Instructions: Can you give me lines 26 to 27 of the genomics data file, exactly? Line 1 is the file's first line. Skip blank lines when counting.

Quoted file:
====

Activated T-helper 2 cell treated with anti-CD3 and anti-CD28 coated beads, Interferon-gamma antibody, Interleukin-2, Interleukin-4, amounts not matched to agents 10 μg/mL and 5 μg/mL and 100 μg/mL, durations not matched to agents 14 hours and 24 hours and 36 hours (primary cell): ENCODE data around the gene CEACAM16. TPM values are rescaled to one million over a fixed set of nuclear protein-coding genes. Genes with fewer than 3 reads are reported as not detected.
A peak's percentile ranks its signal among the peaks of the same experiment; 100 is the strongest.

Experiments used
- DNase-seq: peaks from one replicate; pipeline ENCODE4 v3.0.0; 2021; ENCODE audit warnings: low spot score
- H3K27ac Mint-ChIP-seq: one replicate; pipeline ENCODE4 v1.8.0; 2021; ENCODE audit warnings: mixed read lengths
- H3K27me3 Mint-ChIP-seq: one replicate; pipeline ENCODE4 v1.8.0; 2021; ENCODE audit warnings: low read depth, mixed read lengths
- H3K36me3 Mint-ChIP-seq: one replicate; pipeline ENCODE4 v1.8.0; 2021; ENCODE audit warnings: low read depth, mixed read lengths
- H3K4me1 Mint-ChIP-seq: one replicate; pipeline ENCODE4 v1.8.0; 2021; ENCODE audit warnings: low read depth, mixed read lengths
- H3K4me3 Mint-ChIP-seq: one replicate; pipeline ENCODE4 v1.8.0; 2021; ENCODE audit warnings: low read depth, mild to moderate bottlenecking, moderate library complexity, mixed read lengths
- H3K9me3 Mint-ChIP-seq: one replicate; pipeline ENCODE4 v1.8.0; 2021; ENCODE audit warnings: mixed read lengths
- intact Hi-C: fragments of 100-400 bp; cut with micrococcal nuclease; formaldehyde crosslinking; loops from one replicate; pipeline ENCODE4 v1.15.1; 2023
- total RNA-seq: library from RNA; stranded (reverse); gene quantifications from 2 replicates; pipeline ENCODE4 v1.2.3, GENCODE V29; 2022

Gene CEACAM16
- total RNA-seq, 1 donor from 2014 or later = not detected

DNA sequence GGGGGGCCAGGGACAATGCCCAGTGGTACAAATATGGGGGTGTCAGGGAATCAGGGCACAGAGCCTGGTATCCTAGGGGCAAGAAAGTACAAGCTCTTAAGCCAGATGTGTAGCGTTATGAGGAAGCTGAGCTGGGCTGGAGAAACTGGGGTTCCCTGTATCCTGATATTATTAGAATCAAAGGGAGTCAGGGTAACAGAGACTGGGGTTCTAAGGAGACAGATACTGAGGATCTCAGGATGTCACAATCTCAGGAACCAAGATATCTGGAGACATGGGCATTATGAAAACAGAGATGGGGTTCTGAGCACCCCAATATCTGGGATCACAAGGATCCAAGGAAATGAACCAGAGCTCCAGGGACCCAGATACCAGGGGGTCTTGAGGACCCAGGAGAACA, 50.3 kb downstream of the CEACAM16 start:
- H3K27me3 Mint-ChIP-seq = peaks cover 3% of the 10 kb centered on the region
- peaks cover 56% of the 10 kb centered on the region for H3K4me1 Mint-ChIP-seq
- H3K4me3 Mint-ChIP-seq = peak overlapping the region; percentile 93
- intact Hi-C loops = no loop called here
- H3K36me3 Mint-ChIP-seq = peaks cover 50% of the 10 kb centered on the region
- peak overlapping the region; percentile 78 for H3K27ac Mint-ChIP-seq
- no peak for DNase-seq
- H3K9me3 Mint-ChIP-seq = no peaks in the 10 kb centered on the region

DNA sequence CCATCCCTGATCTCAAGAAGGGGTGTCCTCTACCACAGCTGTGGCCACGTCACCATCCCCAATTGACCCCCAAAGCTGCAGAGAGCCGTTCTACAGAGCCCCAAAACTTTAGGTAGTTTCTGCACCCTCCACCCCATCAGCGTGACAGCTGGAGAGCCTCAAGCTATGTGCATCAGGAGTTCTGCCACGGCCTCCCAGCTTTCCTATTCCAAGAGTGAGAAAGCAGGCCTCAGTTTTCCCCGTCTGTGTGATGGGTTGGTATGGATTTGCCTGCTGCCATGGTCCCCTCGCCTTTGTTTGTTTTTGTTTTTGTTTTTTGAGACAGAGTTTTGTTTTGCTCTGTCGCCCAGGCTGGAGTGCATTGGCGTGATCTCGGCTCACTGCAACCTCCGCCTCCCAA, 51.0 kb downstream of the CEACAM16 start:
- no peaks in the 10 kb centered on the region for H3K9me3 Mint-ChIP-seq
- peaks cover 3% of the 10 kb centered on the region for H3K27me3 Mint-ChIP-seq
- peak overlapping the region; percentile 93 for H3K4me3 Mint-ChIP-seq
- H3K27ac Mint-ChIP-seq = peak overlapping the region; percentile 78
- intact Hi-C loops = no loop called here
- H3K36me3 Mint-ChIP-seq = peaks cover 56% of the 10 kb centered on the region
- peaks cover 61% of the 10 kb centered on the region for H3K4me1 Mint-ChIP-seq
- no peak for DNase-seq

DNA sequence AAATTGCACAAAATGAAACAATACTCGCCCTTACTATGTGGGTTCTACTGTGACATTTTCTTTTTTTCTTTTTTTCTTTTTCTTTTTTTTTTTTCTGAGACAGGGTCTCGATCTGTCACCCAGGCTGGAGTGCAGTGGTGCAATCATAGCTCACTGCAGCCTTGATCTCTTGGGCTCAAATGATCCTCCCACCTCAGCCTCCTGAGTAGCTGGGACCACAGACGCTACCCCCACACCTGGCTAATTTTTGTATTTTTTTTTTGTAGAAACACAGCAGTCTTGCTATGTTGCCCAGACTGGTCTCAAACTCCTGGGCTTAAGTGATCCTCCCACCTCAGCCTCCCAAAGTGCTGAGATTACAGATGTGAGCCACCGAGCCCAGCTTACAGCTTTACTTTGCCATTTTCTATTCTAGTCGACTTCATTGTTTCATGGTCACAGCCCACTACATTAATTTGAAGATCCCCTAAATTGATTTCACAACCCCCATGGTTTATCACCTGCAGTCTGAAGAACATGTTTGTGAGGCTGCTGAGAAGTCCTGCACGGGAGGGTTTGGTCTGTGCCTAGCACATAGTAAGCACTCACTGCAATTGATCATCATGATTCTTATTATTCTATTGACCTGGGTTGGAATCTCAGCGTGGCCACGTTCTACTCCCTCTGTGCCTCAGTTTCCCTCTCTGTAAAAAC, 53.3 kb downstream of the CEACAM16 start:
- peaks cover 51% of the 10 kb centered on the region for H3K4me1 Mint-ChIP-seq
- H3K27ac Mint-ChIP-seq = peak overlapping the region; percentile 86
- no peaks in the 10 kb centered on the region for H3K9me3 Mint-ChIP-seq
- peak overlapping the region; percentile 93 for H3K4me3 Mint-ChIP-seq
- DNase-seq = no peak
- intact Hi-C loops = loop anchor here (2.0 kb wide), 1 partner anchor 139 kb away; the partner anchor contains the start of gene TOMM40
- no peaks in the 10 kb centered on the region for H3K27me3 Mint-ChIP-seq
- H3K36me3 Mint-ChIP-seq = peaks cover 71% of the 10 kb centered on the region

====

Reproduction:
- peaks cover 3% of the 10 kb centered on the region for H3K27me3 Mint-ChIP-seq
- peak overlapping the region; percentile 93 for H3K4me3 Mint-ChIP-seq